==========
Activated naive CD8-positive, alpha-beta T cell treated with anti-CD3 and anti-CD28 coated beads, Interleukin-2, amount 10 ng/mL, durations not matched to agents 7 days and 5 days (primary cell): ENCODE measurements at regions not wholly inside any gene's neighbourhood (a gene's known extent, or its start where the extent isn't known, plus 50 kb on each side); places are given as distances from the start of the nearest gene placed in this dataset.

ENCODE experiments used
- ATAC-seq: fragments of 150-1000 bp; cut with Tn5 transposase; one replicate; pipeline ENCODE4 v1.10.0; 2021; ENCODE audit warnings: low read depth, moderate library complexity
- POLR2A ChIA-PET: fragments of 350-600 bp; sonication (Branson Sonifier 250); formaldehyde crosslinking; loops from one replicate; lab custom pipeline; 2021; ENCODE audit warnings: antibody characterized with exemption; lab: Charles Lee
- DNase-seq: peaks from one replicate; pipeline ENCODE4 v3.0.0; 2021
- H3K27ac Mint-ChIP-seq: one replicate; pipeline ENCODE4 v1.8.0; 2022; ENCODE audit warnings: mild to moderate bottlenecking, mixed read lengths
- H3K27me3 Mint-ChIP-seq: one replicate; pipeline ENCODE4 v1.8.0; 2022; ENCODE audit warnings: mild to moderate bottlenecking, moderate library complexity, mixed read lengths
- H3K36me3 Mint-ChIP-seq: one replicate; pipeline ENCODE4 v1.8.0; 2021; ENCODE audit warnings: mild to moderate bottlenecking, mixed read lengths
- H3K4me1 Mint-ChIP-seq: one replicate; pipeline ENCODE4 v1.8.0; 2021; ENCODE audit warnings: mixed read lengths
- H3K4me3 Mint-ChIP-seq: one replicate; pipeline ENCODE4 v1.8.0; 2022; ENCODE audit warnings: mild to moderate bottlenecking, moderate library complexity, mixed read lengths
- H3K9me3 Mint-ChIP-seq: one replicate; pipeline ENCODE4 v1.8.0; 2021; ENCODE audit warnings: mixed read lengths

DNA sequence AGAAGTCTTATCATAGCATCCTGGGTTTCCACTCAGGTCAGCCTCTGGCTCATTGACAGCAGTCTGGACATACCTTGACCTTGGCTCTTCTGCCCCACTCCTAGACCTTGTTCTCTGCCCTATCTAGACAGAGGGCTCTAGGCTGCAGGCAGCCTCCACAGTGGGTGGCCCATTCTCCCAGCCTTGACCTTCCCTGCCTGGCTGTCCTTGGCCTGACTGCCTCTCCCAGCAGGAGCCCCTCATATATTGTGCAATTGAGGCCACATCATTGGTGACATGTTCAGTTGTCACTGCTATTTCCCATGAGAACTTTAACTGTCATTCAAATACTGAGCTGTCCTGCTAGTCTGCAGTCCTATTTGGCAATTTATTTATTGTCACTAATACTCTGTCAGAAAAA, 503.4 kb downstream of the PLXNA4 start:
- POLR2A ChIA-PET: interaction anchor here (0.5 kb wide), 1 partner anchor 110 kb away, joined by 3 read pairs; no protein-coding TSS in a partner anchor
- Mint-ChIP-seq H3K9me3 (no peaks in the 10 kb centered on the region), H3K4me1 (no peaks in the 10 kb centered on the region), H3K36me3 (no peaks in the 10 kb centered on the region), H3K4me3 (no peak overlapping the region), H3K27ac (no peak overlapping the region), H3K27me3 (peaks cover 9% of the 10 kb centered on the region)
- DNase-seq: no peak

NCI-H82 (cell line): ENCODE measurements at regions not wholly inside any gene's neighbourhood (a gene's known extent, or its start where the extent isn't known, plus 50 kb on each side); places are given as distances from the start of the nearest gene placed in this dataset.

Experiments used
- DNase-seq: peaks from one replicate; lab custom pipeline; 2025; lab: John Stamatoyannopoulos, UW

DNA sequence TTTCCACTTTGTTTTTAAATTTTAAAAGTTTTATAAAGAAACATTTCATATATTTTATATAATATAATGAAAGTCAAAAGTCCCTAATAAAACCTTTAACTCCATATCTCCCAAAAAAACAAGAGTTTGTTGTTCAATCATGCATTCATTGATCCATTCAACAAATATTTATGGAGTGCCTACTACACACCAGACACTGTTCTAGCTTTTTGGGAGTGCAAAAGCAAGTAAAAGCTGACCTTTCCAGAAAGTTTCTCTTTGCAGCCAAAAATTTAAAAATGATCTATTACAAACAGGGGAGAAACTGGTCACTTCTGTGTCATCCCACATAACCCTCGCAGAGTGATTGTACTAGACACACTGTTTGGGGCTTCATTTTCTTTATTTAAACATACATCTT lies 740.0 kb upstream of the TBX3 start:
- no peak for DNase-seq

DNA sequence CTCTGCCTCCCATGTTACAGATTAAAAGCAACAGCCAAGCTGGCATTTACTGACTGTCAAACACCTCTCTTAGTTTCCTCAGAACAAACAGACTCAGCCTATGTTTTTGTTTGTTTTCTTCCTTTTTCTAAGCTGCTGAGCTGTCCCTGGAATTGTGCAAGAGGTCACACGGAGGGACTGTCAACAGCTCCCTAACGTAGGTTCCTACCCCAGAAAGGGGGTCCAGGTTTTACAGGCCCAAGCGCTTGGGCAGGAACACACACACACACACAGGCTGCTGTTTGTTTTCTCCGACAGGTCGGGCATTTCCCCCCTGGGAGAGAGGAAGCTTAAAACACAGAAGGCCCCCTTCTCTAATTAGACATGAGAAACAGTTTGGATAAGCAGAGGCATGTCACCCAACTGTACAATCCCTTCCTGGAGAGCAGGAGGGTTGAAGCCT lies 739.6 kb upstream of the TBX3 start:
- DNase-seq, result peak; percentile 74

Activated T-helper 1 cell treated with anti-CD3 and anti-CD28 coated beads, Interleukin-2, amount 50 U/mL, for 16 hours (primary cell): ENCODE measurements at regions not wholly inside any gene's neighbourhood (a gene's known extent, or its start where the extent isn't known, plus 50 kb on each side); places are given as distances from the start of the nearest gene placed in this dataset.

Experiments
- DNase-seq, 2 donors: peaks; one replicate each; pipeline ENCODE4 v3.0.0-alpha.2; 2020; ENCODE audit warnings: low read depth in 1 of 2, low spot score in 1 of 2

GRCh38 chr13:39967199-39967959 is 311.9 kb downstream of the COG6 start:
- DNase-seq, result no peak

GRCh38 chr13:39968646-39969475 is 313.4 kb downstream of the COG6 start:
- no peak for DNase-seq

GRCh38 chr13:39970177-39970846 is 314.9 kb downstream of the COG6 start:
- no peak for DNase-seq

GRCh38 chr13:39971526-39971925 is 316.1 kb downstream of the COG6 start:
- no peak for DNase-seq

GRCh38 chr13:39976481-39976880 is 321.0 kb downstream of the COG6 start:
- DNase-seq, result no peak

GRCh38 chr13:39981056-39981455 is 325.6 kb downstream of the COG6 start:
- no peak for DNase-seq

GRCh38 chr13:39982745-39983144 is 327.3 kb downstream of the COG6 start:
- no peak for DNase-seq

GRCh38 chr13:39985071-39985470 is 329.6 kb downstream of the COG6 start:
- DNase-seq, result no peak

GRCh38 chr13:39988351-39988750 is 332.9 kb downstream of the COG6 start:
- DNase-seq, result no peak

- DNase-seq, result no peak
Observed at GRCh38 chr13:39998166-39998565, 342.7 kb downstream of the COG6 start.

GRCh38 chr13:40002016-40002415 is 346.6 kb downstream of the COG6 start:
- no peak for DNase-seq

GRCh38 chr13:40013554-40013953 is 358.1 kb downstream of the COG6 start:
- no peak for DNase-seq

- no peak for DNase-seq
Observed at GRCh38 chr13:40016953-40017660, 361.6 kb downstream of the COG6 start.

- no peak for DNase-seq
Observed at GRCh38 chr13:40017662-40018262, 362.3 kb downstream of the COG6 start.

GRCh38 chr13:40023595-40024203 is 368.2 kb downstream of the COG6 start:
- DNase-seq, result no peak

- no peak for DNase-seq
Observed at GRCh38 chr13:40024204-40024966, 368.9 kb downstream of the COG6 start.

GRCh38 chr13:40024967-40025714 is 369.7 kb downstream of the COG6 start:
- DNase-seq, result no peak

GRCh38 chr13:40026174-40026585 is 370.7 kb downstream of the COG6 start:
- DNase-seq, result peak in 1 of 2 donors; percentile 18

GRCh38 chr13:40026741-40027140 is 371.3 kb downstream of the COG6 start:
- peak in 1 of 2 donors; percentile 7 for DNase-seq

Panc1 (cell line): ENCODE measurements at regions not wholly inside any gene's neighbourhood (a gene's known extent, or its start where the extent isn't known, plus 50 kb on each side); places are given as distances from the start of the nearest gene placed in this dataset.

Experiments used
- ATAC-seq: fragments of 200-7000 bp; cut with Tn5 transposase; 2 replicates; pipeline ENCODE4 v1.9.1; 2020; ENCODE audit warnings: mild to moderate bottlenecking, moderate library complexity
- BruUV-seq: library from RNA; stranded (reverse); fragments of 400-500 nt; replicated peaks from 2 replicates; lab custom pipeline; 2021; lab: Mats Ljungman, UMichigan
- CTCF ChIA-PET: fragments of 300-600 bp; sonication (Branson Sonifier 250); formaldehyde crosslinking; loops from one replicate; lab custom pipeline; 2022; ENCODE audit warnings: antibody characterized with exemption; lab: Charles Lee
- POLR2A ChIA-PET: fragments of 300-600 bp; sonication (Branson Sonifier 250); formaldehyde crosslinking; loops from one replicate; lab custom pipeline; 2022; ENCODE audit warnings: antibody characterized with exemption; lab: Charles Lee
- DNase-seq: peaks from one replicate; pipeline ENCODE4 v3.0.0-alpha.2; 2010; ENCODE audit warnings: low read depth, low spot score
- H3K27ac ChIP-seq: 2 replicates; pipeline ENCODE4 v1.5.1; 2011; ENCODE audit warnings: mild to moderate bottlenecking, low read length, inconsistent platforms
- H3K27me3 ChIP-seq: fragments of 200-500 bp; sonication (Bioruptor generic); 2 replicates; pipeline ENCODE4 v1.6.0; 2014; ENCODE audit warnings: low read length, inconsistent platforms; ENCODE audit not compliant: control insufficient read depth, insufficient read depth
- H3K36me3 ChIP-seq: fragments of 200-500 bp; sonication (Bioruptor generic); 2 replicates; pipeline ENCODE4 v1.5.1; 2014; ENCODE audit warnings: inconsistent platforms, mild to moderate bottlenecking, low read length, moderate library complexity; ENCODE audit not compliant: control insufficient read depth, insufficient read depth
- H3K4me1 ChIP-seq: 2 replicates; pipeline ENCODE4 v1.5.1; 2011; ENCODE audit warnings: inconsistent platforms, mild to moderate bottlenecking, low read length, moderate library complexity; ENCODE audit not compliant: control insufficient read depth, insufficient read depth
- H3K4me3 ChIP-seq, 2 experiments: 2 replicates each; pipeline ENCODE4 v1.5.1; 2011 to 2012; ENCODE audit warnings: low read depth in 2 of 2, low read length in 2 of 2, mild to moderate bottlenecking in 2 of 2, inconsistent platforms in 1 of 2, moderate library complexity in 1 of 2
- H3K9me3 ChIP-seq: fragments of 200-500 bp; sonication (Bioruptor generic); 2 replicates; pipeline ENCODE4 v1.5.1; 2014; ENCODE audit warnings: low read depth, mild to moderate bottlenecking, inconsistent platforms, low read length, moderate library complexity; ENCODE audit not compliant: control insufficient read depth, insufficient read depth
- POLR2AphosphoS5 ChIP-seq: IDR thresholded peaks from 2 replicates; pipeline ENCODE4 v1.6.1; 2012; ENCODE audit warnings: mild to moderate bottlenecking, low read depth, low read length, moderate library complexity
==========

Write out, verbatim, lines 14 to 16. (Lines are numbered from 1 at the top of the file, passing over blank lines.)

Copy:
- Mint-ChIP-seq H3K9me3 (no peaks in the 10 kb centered on the region), H3K4me1 (no peaks in the 10 kb centered on the region), H3K36me3 (no peaks in the 10 kb centered on the region), H3K4me3 (no peak overlapping the region), H3K27ac (no peak overlapping the region), H3K27me3 (peaks cover 9% of the 10 kb centered on the region)
- DNase-seq: no peak

NCI-H82 (cell line): ENCODE measurements at regions not wholly inside any gene's neighbourhood (a gene's known extent, or its start where the extent isn't known, plus 50 kb on each side); places are given as distances from the start of the nearest gene placed in this dataset.